Frequently asked questions related to Tier 2 General visas
We hope the following will answer some of the common questions asked about the Tier 2 General visas.
Is the Tier 2 General sponsorship visa the right one for me?
Unless you are offered a job in a shortage occupation, it is not easy to find a sponsor for a Tier 2 visa from outside the UK. If you are not in a shortage occupation and wish to apply for a visa from outside the UK, then Tier 1 visas or Tier 5 (Youth Mobility) could be better options for you.
In certain industries, a recruitment agency may be able to help you find a sponsor. Gaining a sponsorship with a UK employer is generally easier when you are already in the UK mainly because they can meet with you in person.
Do you qualify for the Tier 2 visa?
This is a points-based system and requires you to score 70 points to qualify for the Tier 2 General visa, including 50 points for attributes (30 for being assigned a certificate of sponsorship and 20 for being paid the appropriate salary). 10 points for the English language skills. 10 points for having enough funds in the bank or if your sponsor is ‘A rated’.
What happens if my sponsorship certificate becomes invalid?
Your sponsor is obligated to tell UK Home Office if they no longer employ you or if there is a significant change in your job or salary. These circumstances may mean that your sponsored visa is not valid and you will no longer have permission to work in the UK. You may be able to switch employers or switch into other immigration categories.
Can I change employers whilst in the UK?
Yes you can. If you have been approved for a Tier 2 visa, you can apply to change employment, either within the same organisation or with a new organisation. The application will be treated as a new application and a new sponsorship certificate will be required from another licensed sponsor.
Taking legal advice on the Tier 2 General work visa
At ICS Legal, we will advise you on the correct process of applying under the Tier 2 General visa and support you throughout the visa application process.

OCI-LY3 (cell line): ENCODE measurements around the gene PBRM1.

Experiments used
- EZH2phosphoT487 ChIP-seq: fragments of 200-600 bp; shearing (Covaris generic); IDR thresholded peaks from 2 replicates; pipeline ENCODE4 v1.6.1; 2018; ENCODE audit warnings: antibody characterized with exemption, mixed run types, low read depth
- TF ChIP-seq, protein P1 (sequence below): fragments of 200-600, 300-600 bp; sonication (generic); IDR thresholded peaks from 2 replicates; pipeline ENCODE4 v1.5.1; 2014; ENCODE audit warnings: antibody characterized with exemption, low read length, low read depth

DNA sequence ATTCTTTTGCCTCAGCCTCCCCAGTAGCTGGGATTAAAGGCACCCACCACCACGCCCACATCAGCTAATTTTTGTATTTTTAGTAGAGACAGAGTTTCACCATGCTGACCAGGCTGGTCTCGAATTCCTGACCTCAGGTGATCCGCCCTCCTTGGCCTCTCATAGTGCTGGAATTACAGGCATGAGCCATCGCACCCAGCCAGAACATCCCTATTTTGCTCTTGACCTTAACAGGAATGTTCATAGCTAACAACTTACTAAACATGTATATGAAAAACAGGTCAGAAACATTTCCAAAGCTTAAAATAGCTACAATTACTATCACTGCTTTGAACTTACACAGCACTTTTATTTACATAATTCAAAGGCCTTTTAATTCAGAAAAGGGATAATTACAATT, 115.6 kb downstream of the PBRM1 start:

You can speak to one of our UK Immigration Lawyers on the Tier 2 General visa requirements by sending us an email on email@example.com or you can call us on 0207 237 3388. We also have a free visa assessment form that you can also complete which would allow us to assess your chances of applying under the Tier 2 General visa.
ICS Legal : UK Immigration Advice | UK Visas | Partners & Marriage Visas | Tier 1 Start-up, Tier 1 Innovator & Tier 1 Investor Visas | British Citizenship. ICS Legal is part of ICS Legal Immigration Specialists Ltd. The content and the source codes contained in this page and subsequent pages of www.icslegal.com are the property of ICS Legal Immigration Specialists Ltd. Company Reg Company No. 08703375. Company Registered in England & Wales. By logging into the site, you have accepted our terms and conditions and must abide accordingly. Unauthorised reproduction and copying is strictly prohibited. Selective contents of the website have been re-produced in accordance to Office of Public Sector Information (OPSI). ICS Legal Immigration Specialists Ltd holds PSI Licence and licence number is C2009002244. Parliamentary Licence number is P2009000241.
The content on our site is provided for general information only. It is not intended to amount to advice on which you should rely. You must obtain professional or specialist advice before taking, or refraining from, any action on the basis of the content on our site. Although we make reasonable efforts to update the information on our site, we make no representations, warranties or guarantees, whether express or implied, that the content on our site is accurate, complete or up-to-date. We do not guarantee that our site, or any content on it, will always be available or be uninterrupted. Access to our site is permitted on a temporary basis. We may suspend, withdraw, discontinue or change all or any part of our site without notice. We will not be liable to you if for any reason our site is unavailable at any time or for any period. You are responsible for making all arrangements necessary for you to have access to our site. You are also responsible for ensuring that all persons who access our site through your Internet connection are aware of these terms, and that they comply with them.
We have placed cookies on your device to enable the website to function and to help improve the website. Please read on to learn about how
to control cookies. Some of the cookies we use are essential for the website to work. We also use some non-essential cookies to collect
information to make reports and help us improve the site. To control non-essential third party cookies you can adjust your browser settings.